In Eastern Orthodoxy, theoria is no mere ‘intellectual’ contemplation of God but a living experience of participation in or ‘union’ with the divine – theosis. Theoria is that through which human beings come not simply to theories ‘of’ or ‘about’ the nature of ‘the real’, but come rather to directly realise their own natural and innate divinity - their divine reality. This realisation is theosis – a divinisation of the human being that corresponds naturally, in the Orthodox tradition, to the humanisation of divinity symbolised by Christ:
St. Athanasius : “God became human so that humans would become Gods.”
St. Maximus the Confessor: “A sure warrant for looking forward with hope to the deification of human nature is provided by the incarnation of God, which makes man God to the same degree as God himself became man.” “…let us become the image of the one whole God … so that we may consort with God and become gods, receiving from God our existence as gods.”
Yet what of Thea - ‘the goddess’? In the terms of Hindu tantric theology, the Christian understanding and experience of theoria as theosis corresponds to the experienced unity (yoga) or ‘non-duality’ (advaita) of the self and a universal and divine awareness (corresponding to the Greek nous). Advaita is no mere ‘theory’ but, like theoria, an awe-filled, reverent and worshipful awareness of ‘the goddess’ or ‘divine feminine’ (Shakti). In Shaiva Advaita this very awareness is the essence of the divine masculine – Shiva. Shakti – the goddess – is understood in the tantras as the presencing of ‘the real’ from and within the universal and divine awareness that is Shiva. She manifests not just as an illusory realm (maya) of things present or actual, but as their very ‘presencing’ (Greek energeia) or ‘shining forth’ (phainesthai), their birth from within the dark womb of that yet deeper dimension of ‘the real’ that is their innermost potentiality to be (dynamis). Indian Advaitic and Orthodox Christian theologies thus unite in their understanding of ‘yoga’ or ‘theosis’ as union with a universal awareness that is the very ‘eye of the soul’ – Shiva’s ‘third eye’. This ‘eye’ is the invisible and divine light of awareness (Sanskrit prakasha / Greek photismos) that pervades even darkness – that which brings all things to light as ‘gods’ or ‘shining ones’ – as thea and theos, devi(s) and deva(s).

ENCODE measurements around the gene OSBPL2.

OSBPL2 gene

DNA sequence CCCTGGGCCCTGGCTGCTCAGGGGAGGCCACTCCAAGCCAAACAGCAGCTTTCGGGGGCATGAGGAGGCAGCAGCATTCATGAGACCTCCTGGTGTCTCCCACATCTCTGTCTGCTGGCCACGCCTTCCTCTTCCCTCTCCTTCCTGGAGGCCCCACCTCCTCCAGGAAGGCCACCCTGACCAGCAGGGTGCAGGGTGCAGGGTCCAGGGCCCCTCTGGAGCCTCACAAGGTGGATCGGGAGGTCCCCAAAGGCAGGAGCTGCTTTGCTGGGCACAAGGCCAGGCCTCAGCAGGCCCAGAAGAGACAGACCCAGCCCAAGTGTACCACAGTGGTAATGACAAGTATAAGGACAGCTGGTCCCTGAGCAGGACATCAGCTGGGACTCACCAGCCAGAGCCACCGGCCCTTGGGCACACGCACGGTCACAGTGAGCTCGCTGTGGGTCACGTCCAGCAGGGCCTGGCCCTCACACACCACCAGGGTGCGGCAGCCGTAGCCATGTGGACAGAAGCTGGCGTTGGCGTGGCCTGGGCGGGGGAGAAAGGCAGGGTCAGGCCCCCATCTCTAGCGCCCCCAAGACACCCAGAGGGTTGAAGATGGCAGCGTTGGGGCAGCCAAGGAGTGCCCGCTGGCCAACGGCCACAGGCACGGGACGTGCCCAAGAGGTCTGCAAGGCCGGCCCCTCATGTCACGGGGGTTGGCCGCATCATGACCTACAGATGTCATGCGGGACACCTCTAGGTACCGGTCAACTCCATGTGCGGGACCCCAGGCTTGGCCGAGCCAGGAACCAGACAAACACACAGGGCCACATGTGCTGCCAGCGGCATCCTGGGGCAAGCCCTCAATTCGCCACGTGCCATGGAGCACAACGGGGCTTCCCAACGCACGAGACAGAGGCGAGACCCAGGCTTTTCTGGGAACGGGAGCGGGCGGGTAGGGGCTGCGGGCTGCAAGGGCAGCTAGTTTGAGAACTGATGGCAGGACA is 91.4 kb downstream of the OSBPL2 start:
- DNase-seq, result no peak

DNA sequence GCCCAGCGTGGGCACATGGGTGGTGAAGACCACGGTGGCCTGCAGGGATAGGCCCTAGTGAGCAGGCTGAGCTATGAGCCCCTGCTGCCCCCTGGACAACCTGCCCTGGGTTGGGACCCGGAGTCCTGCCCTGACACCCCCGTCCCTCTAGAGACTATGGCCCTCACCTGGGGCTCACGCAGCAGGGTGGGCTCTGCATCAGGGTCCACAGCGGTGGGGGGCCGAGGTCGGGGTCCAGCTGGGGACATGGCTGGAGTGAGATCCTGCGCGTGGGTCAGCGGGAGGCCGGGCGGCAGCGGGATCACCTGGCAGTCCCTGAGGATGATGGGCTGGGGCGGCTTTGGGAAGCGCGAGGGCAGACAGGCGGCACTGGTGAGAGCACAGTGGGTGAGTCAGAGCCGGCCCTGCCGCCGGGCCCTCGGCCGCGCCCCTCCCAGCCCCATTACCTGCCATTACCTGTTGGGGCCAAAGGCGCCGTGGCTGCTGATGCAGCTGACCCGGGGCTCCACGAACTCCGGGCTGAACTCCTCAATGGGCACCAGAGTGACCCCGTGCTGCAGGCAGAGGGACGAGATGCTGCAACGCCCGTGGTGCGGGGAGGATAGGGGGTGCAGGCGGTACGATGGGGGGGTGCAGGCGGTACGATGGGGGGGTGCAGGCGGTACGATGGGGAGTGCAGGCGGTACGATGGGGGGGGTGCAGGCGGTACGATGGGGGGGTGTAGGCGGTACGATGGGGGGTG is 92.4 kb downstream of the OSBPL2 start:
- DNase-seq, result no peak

1. Heidegger, Martin Science and Reflection, from The Question Concerning Technology and Other Essays, translated and introduced by William Lovitt, Harper and Row, 1977
2. The modern usage of the word ‘theory’, one which understands it as having to do with the "principles or methods of a science or art (rather than its practice)" is first recorded in 1613. The definition of it as "an explanation based on observation and reasoning" is from 1638. The verb theorise is recorded from 1638.
3. “… the ‘Energeticist Movement’ associated with Wilhelm Ostwald around the turn of the 19th century advocated a World Government based on the use of ‘energy’ as the universal, unifying concept not only for all of physical science, but also for economics, psychology, sociology and the arts … Not accidentally, the Kelvin-Helmholtz doctrine of ‘energy’ became a key feature of Anglo-American geopolitics, from the British launching of Middle East ‘oil politics’ at the beginning of the 20th century … to a new Middle East war.” Tennenbaum, Jonathan Power vs. Energy - The Difference Between Dynamis and Energeia Executive Intelligence Review, November 22, 2002 issue.